2709: Solar System Model

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Solar System Model
The Earth is, on average, located in the habitable zone, but at any given time it has a certain probability of being outside it, which is why life exists on Earth but is mortal.
Title text: The Earth is, on average, located in the habitable zone, but at any given time it has a certain probability of being outside it, which is why life exists on Earth but is mortal.


This comic parodies the analogy of early-20th century models of atomic structure to the structure of the solar system. Electrons were thought to be orbiting the nucleus "like planets around a sun" until it was discovered that their locations are probabilistic. The comic flips this on its head: instead of the atomic structure model lacking a known causal relationship, it is now the planetary system that is quantum mechanical in nature, split into probabilistic orbitals.

Miss Lenhart is shown here to be teaching an astronomy class, and claims that it was thought that the planets moved around the sun like electrons around the nucleus before this model was superseded by the probabilistic quantum mechanical view of orbital locations for planetary movement.

This is another one of the comics where Lenhart tries to fool her class, as in for instance 1519: Venus. Most likely it is not to be taken to be true that her world is like this, or that she believes in it. She just likes to mess with her students.

If what she said was to be taken literally it would suggests that in this reality not only do electrons have distinct bodies that orbit a nucleus, but also that atomic structure was known before the correct planetary one.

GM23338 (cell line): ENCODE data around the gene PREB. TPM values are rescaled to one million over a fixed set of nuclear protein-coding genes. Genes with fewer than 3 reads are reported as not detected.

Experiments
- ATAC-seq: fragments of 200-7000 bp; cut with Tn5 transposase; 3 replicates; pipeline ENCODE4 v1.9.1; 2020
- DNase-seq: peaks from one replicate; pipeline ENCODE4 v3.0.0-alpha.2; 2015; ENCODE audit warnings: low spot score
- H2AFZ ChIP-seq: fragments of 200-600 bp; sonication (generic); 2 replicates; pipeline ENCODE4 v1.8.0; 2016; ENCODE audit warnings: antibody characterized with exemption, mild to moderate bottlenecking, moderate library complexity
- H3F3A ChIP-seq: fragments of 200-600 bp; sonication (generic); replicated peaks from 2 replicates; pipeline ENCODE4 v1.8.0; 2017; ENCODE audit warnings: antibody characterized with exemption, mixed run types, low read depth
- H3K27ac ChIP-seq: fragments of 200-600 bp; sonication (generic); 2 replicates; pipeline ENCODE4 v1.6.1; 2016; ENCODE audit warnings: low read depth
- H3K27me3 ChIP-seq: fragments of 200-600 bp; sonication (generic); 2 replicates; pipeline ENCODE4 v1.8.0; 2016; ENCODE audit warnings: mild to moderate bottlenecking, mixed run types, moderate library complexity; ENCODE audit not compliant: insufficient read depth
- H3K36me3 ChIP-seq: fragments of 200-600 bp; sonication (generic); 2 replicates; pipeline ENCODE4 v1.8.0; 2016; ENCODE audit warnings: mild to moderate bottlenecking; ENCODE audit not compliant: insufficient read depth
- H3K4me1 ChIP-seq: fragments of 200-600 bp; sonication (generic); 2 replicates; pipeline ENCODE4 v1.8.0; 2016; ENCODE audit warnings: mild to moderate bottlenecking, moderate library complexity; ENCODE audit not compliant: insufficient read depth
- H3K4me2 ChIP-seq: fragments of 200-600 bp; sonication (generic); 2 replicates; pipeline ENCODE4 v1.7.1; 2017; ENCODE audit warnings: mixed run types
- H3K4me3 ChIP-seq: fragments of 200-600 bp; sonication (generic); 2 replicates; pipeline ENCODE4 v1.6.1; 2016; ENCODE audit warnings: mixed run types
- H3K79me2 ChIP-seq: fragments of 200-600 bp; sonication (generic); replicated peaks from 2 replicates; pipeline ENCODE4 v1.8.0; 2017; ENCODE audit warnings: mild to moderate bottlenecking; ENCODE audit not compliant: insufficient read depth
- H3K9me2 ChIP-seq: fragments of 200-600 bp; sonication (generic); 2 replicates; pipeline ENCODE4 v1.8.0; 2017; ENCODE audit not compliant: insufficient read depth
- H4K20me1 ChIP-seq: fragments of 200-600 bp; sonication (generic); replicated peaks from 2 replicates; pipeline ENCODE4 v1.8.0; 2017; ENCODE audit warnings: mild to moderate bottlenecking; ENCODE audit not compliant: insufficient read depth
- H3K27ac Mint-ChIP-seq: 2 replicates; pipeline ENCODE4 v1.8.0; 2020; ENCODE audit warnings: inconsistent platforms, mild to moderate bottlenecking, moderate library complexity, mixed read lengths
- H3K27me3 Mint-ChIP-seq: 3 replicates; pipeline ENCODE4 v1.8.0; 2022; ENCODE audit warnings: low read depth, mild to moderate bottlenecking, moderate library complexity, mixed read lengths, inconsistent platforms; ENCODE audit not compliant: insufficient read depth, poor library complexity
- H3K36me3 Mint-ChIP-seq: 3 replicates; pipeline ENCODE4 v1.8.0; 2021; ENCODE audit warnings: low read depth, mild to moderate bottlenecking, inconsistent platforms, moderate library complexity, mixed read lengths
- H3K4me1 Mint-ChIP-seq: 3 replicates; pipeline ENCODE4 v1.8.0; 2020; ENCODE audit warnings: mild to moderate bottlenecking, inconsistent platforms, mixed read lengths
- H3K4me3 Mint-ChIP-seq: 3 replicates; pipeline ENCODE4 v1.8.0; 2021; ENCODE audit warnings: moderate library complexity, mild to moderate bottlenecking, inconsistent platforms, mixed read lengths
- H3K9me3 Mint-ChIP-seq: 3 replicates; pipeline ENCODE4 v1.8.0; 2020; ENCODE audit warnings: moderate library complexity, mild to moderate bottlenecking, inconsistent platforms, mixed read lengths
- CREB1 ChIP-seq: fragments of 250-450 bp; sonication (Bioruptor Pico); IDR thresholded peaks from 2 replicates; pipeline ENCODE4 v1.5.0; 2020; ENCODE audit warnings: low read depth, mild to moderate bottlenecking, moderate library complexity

In reality, the description of probabilistic orbitals is applied to the electrons in an atom; quantum uncertainty effects are not large enough to notice at the planetary scale[citation needed]. However, such a concept has been prominently featured in the video game Outer Wilds, with its Quantum Moon. Immanuel Velikovsky proposed that our solar system's planets could jump between orbits suddenly, quantum-mechanically, in the same way that electrons do around atomic nuclei. This proposal was not well received in academia. Real astronomers do talk about probability distributions of orbiting bodies, especially in the context of collision calculations, but it's not because the position of a satellite or asteroid is in a quantum superposition of states; rather, it is our less than infinite accuracy of measurement and knowledge of those orbits, plus their evolution under the influence of less-predictable effects like space weather or other still unidentified additional factors, that makes long-term estimates progressively more uncertain.

The title text is Miss Lenhart trying to use the first joke to set up another that builds on the first. She says that the consequence of planets having probabilistic locations would mean that they would spend some time in the lower-probability locations closer to or further from the Sun. The Earth's real orbit is in a so called habitable zone where the temperature allows liquid water and thus allows life as we know it to exist. A probabilistic Earth would spend most of its time in the habitable zone, which is why life exists, but then, in short periods when it is outside the zone, some life would die. The title text claims this is why life on Earth is mortal, thus indirectly implying that life only dies in the periods where Earth leaves the habitable zone, and that life staying in the habitable zone would be immortal.

There was already an orbital model parody made in 2100: Models of the Atom, which featured the planetary one, but at that time it was solely for the humorous insertion of 'facts' into the subject of atomic theory.


[Miss Lenhart is teaching a class. In front of her sits a student with curly hair at his desk pen ready on the paper to write notes. The front of the next table behind him can be seen. Behind Lenhart is a white board with two drawings and a large underlined header at the top. The drawing beneath the header shows a solar system with a radiating sun and two planets orbiting with the orbits shown and the planets marked with small circles, one on either side of the sun, both above the sun. Beneath this is another sun in the middle of either a group of four eight-like shapes, or a diagram similar to the usual depiction of the 4fxyz or 4fzx2 - zy2 orbitals. Lenhart points at the board with a pointing stick while looking out over the class.]